For example, if a shareholder does not have enough basis in the S corporation, any distributions they receive in excess of their basis would constitute taxable income.

Also, if only one shareholder out of several receives a “loan” from an S corporation and the IRS recharacterizes this “loan” as a distribution, this could cause that shareholder’s distributions for the year to exceed their S corporation ownership percentage.

This could have catastrophic tax consequences since this could indicate that the S corporation has two classes of stock, which would lead to an involuntary termination of the business’s S corporation election.

The Greenlee Case

Whatever you do, don’t be like Gale Greenlee.

In Gale W. Greenlee, Inc. v. United States, the taxpayer, Gale W. Greenlee, was the only shareholder-employee of Gale W. Greenlee, Inc.

The IRS recharacterized loans made to Greenlee from Greenlee’s S corporation as wages, and the United States District Court of Colorado agreed because:

  • The loans were unsecured (i.e. they were not collateralized) and bore no interest.
  • Greenlee merely took out the loans as he saw fit; there was no documentation of when these loans would be taken out.
  • Greenlee performed services for the S corporation.  Note that this is just one factor of money; obviously many S corporation shareholders perform services for their S corporation, and this fact alone does not indicate that a loan from the S corporation to them should be recharacterized.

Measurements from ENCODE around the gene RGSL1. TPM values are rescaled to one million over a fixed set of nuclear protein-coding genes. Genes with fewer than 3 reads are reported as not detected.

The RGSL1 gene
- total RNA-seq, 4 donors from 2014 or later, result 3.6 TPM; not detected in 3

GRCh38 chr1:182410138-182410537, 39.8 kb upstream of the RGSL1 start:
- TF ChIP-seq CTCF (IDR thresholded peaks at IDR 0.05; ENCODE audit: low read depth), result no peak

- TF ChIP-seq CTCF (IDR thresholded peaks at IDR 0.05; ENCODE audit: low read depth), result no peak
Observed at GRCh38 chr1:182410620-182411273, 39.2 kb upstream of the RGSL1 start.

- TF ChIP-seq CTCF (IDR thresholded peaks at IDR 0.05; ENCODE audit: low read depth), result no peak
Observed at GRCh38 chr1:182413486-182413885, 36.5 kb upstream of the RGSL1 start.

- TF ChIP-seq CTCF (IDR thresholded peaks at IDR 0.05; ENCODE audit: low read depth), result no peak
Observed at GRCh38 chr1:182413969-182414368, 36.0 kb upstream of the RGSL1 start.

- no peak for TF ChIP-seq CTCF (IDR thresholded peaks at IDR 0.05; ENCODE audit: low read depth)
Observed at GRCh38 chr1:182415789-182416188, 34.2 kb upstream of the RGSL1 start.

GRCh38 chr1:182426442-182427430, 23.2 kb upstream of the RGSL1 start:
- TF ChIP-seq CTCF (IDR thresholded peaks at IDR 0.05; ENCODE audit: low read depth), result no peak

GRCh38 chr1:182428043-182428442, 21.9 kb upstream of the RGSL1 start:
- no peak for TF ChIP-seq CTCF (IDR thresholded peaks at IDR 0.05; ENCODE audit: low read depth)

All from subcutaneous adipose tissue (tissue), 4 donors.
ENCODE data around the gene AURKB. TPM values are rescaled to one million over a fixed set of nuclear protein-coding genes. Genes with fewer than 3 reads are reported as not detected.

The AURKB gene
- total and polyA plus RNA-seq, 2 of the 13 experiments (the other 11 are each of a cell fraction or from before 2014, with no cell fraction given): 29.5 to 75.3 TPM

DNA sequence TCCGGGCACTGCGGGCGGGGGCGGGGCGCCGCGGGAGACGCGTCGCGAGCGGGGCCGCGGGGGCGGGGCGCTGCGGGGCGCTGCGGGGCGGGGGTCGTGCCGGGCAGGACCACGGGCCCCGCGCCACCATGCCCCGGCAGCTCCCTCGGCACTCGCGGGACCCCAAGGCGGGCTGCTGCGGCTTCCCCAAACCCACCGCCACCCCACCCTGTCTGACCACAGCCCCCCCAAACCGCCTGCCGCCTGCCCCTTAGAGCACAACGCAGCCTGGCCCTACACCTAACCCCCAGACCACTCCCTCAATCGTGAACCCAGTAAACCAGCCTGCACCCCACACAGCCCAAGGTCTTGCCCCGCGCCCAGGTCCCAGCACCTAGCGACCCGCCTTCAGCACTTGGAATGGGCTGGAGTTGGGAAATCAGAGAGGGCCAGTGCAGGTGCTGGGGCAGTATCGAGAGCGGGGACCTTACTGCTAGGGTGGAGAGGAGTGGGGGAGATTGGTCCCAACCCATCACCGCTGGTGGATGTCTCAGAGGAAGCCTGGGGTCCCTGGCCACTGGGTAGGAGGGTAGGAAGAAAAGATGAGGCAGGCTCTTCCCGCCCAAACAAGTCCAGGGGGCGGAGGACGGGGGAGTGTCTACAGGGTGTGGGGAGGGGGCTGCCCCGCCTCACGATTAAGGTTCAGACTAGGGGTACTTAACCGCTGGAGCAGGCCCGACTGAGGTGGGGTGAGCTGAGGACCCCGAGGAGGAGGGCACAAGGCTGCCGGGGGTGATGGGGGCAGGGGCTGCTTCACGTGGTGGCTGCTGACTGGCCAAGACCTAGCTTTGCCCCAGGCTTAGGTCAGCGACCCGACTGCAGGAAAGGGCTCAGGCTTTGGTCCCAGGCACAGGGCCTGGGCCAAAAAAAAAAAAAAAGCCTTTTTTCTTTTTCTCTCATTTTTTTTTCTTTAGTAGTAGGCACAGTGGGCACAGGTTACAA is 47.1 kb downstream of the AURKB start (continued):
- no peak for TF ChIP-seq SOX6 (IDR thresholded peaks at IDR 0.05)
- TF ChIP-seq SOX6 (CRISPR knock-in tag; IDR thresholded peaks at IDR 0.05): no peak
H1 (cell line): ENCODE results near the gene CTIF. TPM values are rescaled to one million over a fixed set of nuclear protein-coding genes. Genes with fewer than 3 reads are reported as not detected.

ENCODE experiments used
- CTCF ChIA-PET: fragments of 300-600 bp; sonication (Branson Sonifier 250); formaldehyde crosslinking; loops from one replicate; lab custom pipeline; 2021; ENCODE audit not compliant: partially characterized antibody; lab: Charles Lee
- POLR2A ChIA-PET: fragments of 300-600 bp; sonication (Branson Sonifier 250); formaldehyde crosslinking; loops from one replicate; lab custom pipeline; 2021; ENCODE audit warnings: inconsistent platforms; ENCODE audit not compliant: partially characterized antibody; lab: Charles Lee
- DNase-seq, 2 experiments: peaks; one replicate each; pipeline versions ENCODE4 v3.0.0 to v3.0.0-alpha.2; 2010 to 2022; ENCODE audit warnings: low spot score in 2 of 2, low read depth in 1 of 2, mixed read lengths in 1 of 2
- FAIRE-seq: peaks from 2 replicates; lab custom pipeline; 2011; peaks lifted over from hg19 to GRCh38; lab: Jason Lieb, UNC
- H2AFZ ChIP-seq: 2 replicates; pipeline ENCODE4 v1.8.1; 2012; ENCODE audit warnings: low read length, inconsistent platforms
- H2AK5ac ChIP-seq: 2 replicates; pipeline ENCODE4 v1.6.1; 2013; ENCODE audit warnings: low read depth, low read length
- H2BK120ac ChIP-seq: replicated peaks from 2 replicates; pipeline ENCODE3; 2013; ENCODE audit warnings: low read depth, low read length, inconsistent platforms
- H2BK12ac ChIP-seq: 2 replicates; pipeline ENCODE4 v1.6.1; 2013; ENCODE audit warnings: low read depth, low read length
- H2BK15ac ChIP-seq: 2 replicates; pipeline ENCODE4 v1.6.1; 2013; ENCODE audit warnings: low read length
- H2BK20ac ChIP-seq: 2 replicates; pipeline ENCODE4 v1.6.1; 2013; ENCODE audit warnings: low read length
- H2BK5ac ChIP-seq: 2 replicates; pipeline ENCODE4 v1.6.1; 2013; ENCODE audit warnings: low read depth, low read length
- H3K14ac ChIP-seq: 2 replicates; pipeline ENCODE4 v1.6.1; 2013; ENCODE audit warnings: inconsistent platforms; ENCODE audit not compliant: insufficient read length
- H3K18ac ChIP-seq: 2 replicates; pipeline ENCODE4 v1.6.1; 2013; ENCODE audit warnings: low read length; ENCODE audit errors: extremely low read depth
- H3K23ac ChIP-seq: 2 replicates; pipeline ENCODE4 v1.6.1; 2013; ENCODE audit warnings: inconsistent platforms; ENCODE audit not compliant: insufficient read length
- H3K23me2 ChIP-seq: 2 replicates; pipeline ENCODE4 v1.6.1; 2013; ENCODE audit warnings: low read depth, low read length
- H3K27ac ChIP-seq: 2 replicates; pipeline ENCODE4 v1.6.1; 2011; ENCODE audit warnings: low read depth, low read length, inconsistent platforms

• There were no actual repayments of the loan beyond accounting entries.

Although this case is merely a district court case, the IRS is certainly aware of this case and may use it in investigation purported loans made by S corporations to their shareholders.

S Corporation Loans to Shareholders: Conclusions

Here’s a summary of what you need to know about S corporations lending money to their shareholders.

  • S corporations may loan money to their shareholders, but these arrangements should be taken with caution since the IRS could recharacterize these transactions as wages, distributions, or something else.
  • It is essential for the loan between the S corporation and the shareholder to have all the markings of a loan that would be made to a third party such as a market interest rate, a repayment schedule, late payment fees, and consequences for failure to pay back the loan (such as the seizing of collateral).
  • If the shareholder does not pay back the loan as stated in the loan agreement, it is important for the S corporation to treat the shareholder just as it would an unrelated third party.  The S corporation’s failure to do this would be a major factor in favor of recharacterization.
  • The IRS’s recharacterization of an S corporation “loan” to a shareholder as something else could have significant negative tax implications for the S corporation, the shareholder(s) “lent” money, and the other shareholders as well.

Book a Free Call: I’m a CPA with “Big 4” tax experience. If you’re interested in working with my firm on your S corporation tax matters, email me at [email protected]


Logan Allec, CPA

Logan is a practicing CPA and founder of Choice Tax Relief and Money Done Right. After spending nearly a decade in the corporate world helping big businesses save money, he launched his blog with the goal of helping everyday Americans earn, save, and invest more money. Learn more about Logan.